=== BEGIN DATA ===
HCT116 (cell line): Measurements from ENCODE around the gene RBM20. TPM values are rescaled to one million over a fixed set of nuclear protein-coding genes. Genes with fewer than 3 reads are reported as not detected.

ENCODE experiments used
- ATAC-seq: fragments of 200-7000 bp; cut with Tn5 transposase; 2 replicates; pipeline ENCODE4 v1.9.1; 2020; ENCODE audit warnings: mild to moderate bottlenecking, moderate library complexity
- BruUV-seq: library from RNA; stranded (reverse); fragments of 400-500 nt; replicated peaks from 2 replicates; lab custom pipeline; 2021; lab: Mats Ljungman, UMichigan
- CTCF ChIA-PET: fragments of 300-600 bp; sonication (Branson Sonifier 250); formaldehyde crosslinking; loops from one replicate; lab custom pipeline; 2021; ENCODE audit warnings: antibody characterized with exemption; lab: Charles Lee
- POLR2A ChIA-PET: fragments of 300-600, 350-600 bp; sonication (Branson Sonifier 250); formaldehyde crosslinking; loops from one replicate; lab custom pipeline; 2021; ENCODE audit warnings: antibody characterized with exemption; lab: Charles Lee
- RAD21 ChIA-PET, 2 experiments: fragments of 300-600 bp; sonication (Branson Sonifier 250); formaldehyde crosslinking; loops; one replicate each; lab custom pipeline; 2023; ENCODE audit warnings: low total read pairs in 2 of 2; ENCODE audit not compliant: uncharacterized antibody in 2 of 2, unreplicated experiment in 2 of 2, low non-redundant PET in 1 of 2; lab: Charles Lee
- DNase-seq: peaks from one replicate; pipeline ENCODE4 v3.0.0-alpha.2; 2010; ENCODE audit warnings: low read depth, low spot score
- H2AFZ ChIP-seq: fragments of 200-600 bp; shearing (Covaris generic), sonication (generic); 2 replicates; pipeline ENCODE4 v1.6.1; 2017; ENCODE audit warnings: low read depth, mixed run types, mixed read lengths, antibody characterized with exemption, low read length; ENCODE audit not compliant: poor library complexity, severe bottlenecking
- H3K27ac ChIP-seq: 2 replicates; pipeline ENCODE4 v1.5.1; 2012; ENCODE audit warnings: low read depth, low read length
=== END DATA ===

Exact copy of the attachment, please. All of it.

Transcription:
HCT116 (cell line): Measurements from ENCODE around the gene RBM20. TPM values are rescaled to one million over a fixed set of nuclear protein-coding genes. Genes with fewer than 3 reads are reported as not detected.

ENCODE experiments used
- ATAC-seq: fragments of 200-7000 bp; cut with Tn5 transposase; 2 replicates; pipeline ENCODE4 v1.9.1; 2020; ENCODE audit warnings: mild to moderate bottlenecking, moderate library complexity
- BruUV-seq: library from RNA; stranded (reverse); fragments of 400-500 nt; replicated peaks from 2 replicates; lab custom pipeline; 2021; lab: Mats Ljungman, UMichigan
- CTCF ChIA-PET: fragments of 300-600 bp; sonication (Branson Sonifier 250); formaldehyde crosslinking; loops from one replicate; lab custom pipeline; 2021; ENCODE audit warnings: antibody characterized with exemption; lab: Charles Lee
- POLR2A ChIA-PET: fragments of 300-600, 350-600 bp; sonication (Branson Sonifier 250); formaldehyde crosslinking; loops from one replicate; lab custom pipeline; 2021; ENCODE audit warnings: antibody characterized with exemption; lab: Charles Lee
- RAD21 ChIA-PET, 2 experiments: fragments of 300-600 bp; sonication (Branson Sonifier 250); formaldehyde crosslinking; loops; one replicate each; lab custom pipeline; 2023; ENCODE audit warnings: low total read pairs in 2 of 2; ENCODE audit not compliant: uncharacterized antibody in 2 of 2, unreplicated experiment in 2 of 2, low non-redundant PET in 1 of 2; lab: Charles Lee
- DNase-seq: peaks from one replicate; pipeline ENCODE4 v3.0.0-alpha.2; 2010; ENCODE audit warnings: low read depth, low spot score
- H2AFZ ChIP-seq: fragments of 200-600 bp; shearing (Covaris generic), sonication (generic); 2 replicates; pipeline ENCODE4 v1.6.1; 2017; ENCODE audit warnings: low read depth, mixed run types, mixed read lengths, antibody characterized with exemption, low read length; ENCODE audit not compliant: poor library complexity, severe bottlenecking
- H3K27ac ChIP-seq: 2 replicates; pipeline ENCODE4 v1.5.1; 2012; ENCODE audit warnings: low read depth, low read length